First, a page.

Breckenridge annual sustainability report shows progress toward 2030 goal, room for improvement |

Breckenridge annual sustainability report shows progress toward 2030 goal, room for improvement

A lone aspen tree sits in the midst of lodgepole pines at the base of Peak 6 in Breckenridge on Wednesday, May 13. The Breckenridge Town Council on Tuesday, May 12, reviewed an annual sustainability report and discussed the environmental impact of the coronavirus pandemic.
Jason Connolly /

Editor’s note: This story has been updated to correct that municipal waste increased in Breckenridge in 2019.

BRECKENRIDGE — To monitor the progress of the SustainableBreck Plan put out in 2011, Breckenridge Sustainability Coordinator Jessie Burley presented to town council members Tuesday an annual report that addresses 10 main areas of sustainability, from the local economy to forest health.

Some of the highlights in the report included the town providing $1,500 in rebates to home and business owners who installed rooftop solar, new glass recycling stations at Carter Park, a free food scrap drop-off at the recycling center and the addition of two electric buses to the Breckenridge FreeRide fleet. Other accomplishments included adding 11 deed restricted units through the Housing Helps program, acquiring 112 acres of open space and growing the Invest in Teachers program more than 13% from 2016 to 2019.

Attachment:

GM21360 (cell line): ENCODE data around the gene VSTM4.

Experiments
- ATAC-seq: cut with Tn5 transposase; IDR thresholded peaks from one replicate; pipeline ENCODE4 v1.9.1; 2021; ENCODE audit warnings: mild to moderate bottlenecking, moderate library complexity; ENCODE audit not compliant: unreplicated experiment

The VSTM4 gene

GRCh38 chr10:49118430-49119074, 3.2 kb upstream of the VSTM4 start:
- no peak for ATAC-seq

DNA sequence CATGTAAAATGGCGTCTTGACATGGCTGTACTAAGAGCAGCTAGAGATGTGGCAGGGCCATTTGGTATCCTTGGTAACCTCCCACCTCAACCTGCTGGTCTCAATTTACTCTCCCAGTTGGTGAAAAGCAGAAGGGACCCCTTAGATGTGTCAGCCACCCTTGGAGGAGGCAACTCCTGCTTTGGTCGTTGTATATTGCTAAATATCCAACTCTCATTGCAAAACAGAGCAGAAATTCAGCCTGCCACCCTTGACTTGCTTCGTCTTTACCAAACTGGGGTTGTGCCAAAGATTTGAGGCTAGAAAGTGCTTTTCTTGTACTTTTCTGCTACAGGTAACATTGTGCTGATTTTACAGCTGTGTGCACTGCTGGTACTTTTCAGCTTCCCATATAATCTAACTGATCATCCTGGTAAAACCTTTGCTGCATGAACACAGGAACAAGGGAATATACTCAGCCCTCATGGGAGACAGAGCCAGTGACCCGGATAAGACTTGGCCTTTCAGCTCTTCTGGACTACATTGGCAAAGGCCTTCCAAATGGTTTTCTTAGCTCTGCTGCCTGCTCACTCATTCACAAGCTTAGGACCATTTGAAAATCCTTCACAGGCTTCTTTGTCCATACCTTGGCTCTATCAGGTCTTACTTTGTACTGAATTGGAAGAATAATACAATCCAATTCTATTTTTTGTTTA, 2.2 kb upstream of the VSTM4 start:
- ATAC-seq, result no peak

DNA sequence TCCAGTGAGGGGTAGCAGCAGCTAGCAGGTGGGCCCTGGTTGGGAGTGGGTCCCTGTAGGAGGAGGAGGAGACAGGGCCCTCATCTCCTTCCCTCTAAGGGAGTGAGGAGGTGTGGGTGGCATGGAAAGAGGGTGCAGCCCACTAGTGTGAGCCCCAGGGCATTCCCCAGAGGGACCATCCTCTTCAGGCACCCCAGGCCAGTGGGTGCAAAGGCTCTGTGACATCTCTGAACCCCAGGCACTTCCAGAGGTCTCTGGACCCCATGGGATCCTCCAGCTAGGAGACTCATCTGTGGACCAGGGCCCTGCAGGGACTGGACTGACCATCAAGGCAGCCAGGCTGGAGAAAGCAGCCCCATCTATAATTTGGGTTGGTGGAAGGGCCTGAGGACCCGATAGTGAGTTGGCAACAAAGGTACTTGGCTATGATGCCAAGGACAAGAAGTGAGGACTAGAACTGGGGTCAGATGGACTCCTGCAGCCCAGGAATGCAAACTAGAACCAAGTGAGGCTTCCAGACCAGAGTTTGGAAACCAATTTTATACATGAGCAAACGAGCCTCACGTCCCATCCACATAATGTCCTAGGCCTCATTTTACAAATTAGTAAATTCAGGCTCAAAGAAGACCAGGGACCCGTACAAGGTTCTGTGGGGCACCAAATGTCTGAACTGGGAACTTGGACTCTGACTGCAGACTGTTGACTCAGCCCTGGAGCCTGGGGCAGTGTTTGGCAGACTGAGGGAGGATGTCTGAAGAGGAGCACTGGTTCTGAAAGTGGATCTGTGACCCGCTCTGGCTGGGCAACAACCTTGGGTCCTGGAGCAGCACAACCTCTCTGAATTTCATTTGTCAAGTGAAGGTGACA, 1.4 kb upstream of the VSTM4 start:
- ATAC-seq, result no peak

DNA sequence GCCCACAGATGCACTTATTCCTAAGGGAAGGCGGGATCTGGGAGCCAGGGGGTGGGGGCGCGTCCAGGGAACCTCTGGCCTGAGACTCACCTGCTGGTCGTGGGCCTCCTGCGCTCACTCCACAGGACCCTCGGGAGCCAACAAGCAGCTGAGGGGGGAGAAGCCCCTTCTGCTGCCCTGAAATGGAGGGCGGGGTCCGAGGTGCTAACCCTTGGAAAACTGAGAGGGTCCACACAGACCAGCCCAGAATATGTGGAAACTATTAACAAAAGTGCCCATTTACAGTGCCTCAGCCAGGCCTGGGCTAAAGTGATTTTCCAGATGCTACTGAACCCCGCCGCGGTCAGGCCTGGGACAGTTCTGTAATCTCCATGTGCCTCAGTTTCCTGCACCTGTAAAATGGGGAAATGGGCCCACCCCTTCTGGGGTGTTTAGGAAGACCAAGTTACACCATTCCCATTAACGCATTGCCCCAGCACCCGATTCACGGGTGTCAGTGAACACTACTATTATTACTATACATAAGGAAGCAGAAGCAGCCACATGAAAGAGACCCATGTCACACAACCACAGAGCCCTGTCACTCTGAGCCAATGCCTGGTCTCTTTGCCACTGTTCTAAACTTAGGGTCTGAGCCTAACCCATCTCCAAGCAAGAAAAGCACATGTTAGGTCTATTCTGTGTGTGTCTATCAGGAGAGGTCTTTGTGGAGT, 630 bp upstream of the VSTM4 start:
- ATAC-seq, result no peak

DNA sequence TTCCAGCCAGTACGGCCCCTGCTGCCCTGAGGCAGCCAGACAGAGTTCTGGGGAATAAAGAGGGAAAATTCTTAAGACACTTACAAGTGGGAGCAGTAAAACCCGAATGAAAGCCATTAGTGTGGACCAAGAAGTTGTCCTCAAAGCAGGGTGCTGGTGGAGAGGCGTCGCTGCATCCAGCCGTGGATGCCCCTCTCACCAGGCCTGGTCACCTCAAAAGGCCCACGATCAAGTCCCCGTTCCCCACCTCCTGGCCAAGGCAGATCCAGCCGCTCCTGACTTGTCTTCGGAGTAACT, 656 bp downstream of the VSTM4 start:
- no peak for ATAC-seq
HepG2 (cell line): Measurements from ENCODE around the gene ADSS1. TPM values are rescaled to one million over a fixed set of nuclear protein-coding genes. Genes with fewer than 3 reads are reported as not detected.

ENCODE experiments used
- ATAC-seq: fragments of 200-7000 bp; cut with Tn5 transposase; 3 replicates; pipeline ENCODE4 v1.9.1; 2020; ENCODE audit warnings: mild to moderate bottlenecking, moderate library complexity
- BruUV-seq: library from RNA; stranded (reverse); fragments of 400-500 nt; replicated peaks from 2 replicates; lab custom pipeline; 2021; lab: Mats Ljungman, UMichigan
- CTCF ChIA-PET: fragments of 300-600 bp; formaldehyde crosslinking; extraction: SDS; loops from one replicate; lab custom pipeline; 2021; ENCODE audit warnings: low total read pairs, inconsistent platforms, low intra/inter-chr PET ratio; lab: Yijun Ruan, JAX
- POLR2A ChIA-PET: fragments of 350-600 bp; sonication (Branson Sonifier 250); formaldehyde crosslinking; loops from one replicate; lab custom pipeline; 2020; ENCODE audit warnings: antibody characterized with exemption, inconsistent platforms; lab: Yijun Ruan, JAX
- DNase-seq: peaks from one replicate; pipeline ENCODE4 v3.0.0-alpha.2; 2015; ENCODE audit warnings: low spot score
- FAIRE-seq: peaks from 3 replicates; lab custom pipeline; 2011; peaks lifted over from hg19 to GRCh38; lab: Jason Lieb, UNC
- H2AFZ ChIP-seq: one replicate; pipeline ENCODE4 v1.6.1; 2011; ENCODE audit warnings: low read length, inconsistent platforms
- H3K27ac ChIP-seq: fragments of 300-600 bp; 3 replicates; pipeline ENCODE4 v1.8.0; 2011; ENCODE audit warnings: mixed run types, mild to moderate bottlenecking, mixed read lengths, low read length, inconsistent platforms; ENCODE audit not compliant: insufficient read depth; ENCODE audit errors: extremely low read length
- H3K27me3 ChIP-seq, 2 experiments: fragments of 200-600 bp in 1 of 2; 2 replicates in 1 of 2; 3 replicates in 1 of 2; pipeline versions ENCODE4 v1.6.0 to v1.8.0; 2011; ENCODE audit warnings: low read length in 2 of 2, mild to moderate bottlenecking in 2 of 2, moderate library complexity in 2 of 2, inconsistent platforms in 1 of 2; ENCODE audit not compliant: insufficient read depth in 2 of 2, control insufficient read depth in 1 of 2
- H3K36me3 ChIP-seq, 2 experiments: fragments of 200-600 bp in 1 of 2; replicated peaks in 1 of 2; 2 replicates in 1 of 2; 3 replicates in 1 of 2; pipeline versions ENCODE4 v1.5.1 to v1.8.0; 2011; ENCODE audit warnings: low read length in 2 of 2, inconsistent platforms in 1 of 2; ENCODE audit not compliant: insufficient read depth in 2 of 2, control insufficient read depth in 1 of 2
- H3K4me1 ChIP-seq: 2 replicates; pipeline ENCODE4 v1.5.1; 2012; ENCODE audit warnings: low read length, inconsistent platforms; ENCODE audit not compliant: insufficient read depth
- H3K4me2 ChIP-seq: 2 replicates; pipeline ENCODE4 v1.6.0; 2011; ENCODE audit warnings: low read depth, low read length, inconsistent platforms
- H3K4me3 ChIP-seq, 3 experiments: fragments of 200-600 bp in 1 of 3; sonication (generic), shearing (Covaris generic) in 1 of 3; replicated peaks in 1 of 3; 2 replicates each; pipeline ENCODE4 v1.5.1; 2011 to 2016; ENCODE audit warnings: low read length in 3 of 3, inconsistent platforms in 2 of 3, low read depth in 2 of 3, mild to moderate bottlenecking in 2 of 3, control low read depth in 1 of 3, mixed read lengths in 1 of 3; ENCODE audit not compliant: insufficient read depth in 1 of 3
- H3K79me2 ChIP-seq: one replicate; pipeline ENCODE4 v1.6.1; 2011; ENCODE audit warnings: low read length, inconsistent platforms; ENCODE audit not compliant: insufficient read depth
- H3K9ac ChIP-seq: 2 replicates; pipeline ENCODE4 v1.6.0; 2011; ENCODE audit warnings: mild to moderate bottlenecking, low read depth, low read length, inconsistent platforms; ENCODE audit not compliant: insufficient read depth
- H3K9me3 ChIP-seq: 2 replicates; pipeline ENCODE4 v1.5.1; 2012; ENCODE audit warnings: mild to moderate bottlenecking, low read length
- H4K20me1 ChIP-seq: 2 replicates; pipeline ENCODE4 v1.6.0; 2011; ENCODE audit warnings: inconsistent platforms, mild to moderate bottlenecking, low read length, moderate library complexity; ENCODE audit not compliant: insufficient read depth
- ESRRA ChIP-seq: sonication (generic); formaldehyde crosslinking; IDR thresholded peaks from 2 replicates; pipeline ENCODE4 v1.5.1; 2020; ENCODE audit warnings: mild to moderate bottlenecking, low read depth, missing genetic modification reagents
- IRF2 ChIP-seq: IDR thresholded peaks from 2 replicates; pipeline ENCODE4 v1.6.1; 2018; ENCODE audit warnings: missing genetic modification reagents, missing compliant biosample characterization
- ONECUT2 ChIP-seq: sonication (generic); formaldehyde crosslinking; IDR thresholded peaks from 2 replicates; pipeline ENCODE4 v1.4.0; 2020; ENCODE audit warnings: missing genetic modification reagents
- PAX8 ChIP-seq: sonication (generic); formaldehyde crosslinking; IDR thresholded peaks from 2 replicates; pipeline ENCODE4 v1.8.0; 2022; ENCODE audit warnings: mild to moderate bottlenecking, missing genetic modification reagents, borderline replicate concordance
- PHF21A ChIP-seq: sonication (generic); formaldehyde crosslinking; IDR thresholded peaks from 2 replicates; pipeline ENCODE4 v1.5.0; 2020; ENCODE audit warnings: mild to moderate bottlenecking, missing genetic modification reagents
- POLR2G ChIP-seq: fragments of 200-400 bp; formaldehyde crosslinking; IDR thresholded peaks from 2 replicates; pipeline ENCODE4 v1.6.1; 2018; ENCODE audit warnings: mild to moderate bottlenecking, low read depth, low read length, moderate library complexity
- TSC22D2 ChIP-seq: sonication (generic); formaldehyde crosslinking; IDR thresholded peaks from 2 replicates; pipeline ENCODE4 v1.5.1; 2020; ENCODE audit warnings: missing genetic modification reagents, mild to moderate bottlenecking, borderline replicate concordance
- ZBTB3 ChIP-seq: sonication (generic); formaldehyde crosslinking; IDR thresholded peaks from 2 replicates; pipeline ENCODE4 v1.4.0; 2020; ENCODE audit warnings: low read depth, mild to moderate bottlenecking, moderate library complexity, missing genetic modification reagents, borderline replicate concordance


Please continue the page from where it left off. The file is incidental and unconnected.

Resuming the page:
One of the main goals of SustainableBreck is for the town to have a 50% reduction in greenhouse gas emissions by 2030. The report measured aspects of sustainability with color coding. For example, a green dot means the town is on track to meet the 2030 goal while a red dot means it is not. One of the red dots pointed out by council was solid waste, which saw a 6% increase in 2019 despite a goal to have a 20% reduction in total municipal waste by 2020. Some of this waste was attributed to construction waste.

Council member Kelly Owens asked if there was a way to incentivize more recycling at construction sites or require a certain percentage of materials to be recycled. Community Development Director Mark Truckey explained that most construction waste is not recyclable. Mayor Eric Mamula suggested talking with some larger construction companies that are focused on sustainability to find a solution.

During the sustainability discussion, Mamula asked town staff to measure the impact of decreased travel due to the coronavirus shutdown.

“We’ve always been told that transportation’s the big mover of the needle for our 2020 carbon reduction worldwide,” Mamula said. “What has happened? I would love to know, did we set the needle back a couple years?”

Truckey said the Earth is getting a “nice vacation” from daily human impacts during the shutdown. He said that some elements that have become normal during the shutdown, such as Zoom meetings, could be used in the future to decrease travel. 

“I think there’s a lot of opportunities, learned experiences from this whole ordeal,” Truckey said.

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